I recently took myself out on an artist’s date — something Julia Cameron recommends in her book on creativity, The Artist’s Way. My city is having a festival of art by people who have disabilities, so for my artist’s date, I went to the galleries to see the static visual art, and found myself compelled by the choices the artists made regarding where their subject (when their art included a subject) was looking.
- Is the subject looking away from the viewer If so, how? Demurely? Fearfully? Disdainfully? Heroically?
- If the subject has closed eyes, is the subject hiding? Or is it a symbol of willing vulnerability?
- Is the subject looking straight at the viewer? If so, how? Is it a challenge? An invitation? A plea? A statement of fact with little emotion?
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At the Grand Rapids Art Museum, there were two paired portraits by David Lock. The watercolors (or, watercolours, since Lock is from the UK) are portraits of the head of a cobbled together person. The eyes are different from each other, there are different jawlines, different ears, different skin colors and textures, all in the same face. It’s like a cubist-style painting run amok. In each of the pairs (as they were hung here, at least), one subject looks away from the viewer, and the other looks right at the viewer — each in a different way.
Misfit (Smoke), 2012, had an averted gaze that felt like the gaze had slid away, as if the subject didn’t want to be looking at you looking at him. Misfit (Unwanted), 2012, looked right at you, and it felt like a challenge, probably because of the lifted angle of half of the chin and jawline. The other pair was quite different. In Misfit (Shadow), 2013, the subject looked slightly up into the middle distance, a classic hero pose. While its partner, Misfit (Slice), 2012, looked right at the viewer, but without much emotional content; the gaze didn’t feel like a plea or a challenge, it just was.
It made me think about all the varying expectations people who do not have physical disabilities (or at least, people whose bodies do not broadcast their disability) have when looking at someone with a disability. Do we think of them as embarrassed? As noble? As intrusive? As a blank?
And from the point of view of the person with a disability. Are they tired of everyone always looking at them? Do they feel pressure to be The Heroic Representative? Do they reject that pressure with an “F.U.” to those applying it? Do they just want to be, without worrying about how you see them?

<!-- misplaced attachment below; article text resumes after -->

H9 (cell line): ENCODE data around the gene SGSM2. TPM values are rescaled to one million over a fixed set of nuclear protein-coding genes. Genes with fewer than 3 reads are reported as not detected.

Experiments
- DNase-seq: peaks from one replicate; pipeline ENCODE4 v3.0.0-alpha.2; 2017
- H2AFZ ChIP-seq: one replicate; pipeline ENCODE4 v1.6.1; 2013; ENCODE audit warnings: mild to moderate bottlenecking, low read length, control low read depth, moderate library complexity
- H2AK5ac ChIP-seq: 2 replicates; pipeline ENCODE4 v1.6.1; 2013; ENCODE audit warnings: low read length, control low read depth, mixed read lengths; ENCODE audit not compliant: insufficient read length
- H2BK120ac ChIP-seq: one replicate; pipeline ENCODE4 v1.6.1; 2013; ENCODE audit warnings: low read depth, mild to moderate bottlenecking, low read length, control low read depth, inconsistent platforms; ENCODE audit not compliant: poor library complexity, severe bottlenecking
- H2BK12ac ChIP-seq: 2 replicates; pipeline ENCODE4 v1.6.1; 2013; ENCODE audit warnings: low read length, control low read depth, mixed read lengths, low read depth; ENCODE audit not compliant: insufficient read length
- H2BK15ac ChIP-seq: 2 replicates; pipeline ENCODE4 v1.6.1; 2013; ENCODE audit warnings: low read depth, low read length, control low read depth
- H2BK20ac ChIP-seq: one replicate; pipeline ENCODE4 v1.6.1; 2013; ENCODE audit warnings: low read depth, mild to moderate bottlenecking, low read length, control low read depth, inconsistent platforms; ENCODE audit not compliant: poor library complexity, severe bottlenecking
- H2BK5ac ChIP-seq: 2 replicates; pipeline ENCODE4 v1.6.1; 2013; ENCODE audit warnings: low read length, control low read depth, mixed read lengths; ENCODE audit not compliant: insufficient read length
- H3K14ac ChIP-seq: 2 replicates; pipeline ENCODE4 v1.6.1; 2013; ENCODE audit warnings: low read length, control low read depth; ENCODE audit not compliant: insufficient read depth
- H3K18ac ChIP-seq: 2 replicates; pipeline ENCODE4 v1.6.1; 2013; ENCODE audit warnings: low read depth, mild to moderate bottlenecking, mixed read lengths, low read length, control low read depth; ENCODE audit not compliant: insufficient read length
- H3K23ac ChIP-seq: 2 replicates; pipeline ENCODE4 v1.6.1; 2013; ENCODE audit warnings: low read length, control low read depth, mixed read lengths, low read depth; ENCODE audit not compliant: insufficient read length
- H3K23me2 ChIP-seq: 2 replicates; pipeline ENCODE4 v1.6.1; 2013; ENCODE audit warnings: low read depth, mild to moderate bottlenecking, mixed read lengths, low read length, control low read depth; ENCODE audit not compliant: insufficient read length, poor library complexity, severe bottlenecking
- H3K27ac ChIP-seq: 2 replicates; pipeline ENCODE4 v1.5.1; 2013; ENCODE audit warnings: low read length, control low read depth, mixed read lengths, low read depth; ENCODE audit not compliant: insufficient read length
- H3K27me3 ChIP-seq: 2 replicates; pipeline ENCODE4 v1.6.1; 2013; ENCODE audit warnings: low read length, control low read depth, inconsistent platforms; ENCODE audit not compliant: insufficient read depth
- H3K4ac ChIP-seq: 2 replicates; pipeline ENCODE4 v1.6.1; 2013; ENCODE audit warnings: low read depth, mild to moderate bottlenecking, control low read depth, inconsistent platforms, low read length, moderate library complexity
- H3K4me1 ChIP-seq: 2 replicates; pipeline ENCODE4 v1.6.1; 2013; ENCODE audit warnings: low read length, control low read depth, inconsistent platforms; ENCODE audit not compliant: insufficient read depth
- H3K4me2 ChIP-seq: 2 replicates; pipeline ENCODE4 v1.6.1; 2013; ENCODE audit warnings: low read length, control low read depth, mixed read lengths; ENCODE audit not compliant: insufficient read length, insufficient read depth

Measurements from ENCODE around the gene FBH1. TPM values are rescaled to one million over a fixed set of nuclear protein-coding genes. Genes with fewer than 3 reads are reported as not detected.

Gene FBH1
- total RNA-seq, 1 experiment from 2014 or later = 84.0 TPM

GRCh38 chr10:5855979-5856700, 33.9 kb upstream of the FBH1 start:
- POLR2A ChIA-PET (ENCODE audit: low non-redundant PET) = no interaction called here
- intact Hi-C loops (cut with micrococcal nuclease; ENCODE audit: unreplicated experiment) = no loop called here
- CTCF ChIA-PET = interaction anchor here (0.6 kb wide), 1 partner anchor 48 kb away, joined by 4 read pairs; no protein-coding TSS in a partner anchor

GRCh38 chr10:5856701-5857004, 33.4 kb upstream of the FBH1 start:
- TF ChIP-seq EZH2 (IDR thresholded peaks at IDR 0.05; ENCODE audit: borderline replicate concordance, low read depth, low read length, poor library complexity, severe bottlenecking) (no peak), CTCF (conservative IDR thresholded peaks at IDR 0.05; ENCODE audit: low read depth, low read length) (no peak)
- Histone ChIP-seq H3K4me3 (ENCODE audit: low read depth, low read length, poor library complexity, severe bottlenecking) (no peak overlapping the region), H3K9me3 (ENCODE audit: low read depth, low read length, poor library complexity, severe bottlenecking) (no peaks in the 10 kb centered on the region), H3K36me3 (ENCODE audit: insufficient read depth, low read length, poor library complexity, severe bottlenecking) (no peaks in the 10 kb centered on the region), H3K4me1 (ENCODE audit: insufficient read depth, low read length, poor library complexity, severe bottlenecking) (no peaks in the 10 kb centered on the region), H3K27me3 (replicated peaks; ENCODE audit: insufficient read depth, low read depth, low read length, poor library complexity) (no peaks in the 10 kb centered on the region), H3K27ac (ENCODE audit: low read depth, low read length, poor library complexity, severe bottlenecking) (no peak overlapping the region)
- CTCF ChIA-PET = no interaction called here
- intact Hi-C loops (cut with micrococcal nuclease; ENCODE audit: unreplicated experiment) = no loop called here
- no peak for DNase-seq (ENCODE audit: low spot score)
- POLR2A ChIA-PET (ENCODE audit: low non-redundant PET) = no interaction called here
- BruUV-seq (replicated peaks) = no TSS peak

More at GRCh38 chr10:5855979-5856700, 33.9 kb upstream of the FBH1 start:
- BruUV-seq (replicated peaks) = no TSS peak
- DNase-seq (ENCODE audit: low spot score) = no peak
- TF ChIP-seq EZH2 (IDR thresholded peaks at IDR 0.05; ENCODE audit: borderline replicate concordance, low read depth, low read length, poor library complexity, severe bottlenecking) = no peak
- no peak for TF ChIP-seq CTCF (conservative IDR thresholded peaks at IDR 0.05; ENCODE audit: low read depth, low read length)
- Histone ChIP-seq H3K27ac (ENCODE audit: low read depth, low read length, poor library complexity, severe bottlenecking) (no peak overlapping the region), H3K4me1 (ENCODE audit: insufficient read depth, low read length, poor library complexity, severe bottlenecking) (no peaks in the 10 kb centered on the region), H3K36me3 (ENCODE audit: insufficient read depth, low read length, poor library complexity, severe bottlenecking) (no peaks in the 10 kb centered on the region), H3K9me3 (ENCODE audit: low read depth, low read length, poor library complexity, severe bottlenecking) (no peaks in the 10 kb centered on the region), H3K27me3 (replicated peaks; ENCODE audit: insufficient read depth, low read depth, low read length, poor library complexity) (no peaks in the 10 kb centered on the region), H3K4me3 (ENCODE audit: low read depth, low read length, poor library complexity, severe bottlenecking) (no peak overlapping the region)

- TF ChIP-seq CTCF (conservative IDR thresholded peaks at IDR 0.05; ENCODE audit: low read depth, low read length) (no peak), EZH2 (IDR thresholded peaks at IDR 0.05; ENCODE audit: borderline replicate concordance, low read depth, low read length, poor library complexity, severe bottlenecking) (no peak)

You can see images of all four of these watercolours at Lock’s website.
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My favorite venue was the 250 Monroe Street Gallery, which had pieces by West Michigan artists. Deb Dieppa showed Outsider Art-style pieces, bright and energetic works that incorporated lots of words. Marylu Dykstra had a number of paintings, including a series of waterfalls (water as both an image of crushing and of solace), and a painting called, Hope Emerges (2012), that had a tiny face of a woman surrounded by a highly textured, dark surface that reminded me of Great Canadian Shield rock.
But the other two artists there gave me more to think about in terms of this “gaze” question: Reyna Garcia and Robert Andy Coombs. Garcia had a number of works in the show, including a large installation of painting and photography, Ayotzinapa We All, her “reflections on her work as a community organizer to support the case of the disappearance of the 43 Normalista students last September 29, 2014 in Iguala, Guerrero, Mexico” (from her artist statement). But for these purposes, I want to talk about her series of three large paintings, “Voces de Esperanza (Voices of Hope), 2011-2013,” that focus on the immigrant experience. These looked very different from her protest paintings, which were full of heavy, saturated colors, and textured paints. The immigrant works had rich colors that I think of as clear — not in terms of being see-through, but not muddied. The paint is applied in a flatter style, using more sweeping strokes. (As a Canadian, they reminded me of Group of Seven, Lawren Harris’s work.)